by C. D.
One night I had a dream and it took me back to my younger days. Such is my brain when at times I can never remember what I ate yesterday but it does goes back into my memory bank while I am sleeping and recalls a past experience in my dreams. So here is my unforgettable past experience.
During mid 50’s, when I was just around 12 years old in Rangoon, Burma (now Myanmar), my father was invited by his Marwari friend to attend his son’s wedding in Taunggyi. Taunggyi is the fifth largest city of Myanmar and situated at an elevation of 4,712 feet and so is quite cool. The name Taunggyi means "huge mountain" During earlier years, the British moved their administration office there for health and geographical reasons. The city is 635 kilometres from Rangoon (now Yangon) by road.
My father asked if I wanted to join him and without hesitation, I answered “Yes”. At that age, anything to do with travelling and exciting was fine with me.
We were not the only ones invited. The host had invited many other friends and relatives to join also. We were around 50 in a group. The planned schedule was to take a train from Yangon to Taunggyi via Bago, a transit stop. There was no direct train to Taunggyi from Yangon. We started our journey during afternoon and arrived Bago station in the evening.
We all got off at Bago station. The next train to Taunggyi was the following day around noon so we had to sleep over at the station platform. Most of the travellers had brought in snacks and meals to serve as dinner. Out came the Indian cots and beddings, probably supplied by a vendor or station master. These beds ('char' 'pai') were woven with cotton strings. Some luckily slept on them and some, including me, on the ground. It was the first time, I slept under the stars, amid the background snoring sounds of some of the heavy travellers. This I cannot forget till today.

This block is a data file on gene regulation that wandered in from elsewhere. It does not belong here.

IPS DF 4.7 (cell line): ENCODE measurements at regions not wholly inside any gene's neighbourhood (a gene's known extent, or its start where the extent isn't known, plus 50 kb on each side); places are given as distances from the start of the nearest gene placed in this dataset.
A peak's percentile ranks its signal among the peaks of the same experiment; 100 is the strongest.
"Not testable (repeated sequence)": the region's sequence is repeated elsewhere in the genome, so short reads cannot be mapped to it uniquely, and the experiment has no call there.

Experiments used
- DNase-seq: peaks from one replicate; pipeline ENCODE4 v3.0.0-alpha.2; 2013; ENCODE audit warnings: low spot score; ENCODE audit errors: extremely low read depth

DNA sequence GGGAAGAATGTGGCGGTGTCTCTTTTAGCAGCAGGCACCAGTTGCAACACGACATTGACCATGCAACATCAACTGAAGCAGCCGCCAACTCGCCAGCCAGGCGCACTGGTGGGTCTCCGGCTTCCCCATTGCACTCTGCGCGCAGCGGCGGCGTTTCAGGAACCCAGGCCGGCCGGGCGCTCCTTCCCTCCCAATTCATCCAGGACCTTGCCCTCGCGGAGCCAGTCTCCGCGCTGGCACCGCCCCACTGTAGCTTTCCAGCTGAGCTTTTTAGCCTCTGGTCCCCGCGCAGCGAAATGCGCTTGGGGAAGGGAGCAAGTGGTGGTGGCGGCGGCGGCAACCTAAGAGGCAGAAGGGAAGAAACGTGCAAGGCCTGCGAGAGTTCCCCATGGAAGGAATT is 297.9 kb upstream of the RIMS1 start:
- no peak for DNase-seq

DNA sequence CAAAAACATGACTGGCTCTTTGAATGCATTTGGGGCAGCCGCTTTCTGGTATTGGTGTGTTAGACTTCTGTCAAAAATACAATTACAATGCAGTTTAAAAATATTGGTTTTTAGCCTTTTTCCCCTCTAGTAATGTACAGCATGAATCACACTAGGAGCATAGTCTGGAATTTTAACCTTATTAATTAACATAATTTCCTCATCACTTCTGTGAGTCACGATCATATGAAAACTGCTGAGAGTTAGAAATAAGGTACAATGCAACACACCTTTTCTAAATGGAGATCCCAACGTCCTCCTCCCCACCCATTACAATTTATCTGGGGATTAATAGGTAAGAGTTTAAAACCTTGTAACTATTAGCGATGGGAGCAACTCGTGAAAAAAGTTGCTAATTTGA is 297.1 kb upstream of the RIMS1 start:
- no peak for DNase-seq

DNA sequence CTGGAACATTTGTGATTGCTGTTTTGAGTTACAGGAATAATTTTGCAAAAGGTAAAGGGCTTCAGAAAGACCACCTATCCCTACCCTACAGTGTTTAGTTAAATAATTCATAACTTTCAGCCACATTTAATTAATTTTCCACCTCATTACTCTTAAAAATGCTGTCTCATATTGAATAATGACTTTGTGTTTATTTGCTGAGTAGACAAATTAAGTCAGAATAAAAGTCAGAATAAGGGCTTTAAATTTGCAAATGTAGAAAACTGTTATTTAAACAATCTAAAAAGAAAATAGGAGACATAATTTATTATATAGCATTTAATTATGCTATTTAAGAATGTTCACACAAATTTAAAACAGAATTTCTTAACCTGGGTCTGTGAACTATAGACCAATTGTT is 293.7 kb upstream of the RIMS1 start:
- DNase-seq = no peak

Early morning, the barking of dogs, crow of a rooster and a vendor selling hot masala ginger tea woke us all up one by one. For instant toothbrushes, we used Neem Chew Sticks and gargled with water. Now the best part is, how do we take a shower or bath and freshen up. Right at the end of the railway platform was a deep well. I and a few younger generation sauntered up to it and decided to draw up a bucket of water from the well and take a bath with a tea cup. The water from the well had an earthy musty taste and smell. I never ever wore a pyjama those days and instead wore a typical Burmese longyi (a single piece of cylindrical cloth) round my waist and so all I did was remove it and took an icy cold bath in my underwear.
Soon the train to Taunggyi arrived. Interestingly the route from Bago to Taunggyi is uphill all the way and I noticed there was a steam engine in the front and another one at the back of train to ensure that we don’t roll back the track. The trip was longer than the last journey and I slept off listening to the clickity clackity sound of the train wheels moving over the railway tracks. The sound drowned away the gossiping of the group around me.
On arrival in Taunggyi, we were greeted by the bride’s family and a colourful Indian band playing to the tunes of Bollywood songs.
After that all I can recollect was nothing but fun dancing on the streets following the groom on the horse and the delicious spread of dishes during every wedding occasion and not to forget occasional tummy aches.
The return journey was not so tiresome as we did not have to sleep over at Bago railway station since the connecting train back to Yangon was within a few hours.
Perhaps one day, once again, I will dream of another past experience and write another memorable article.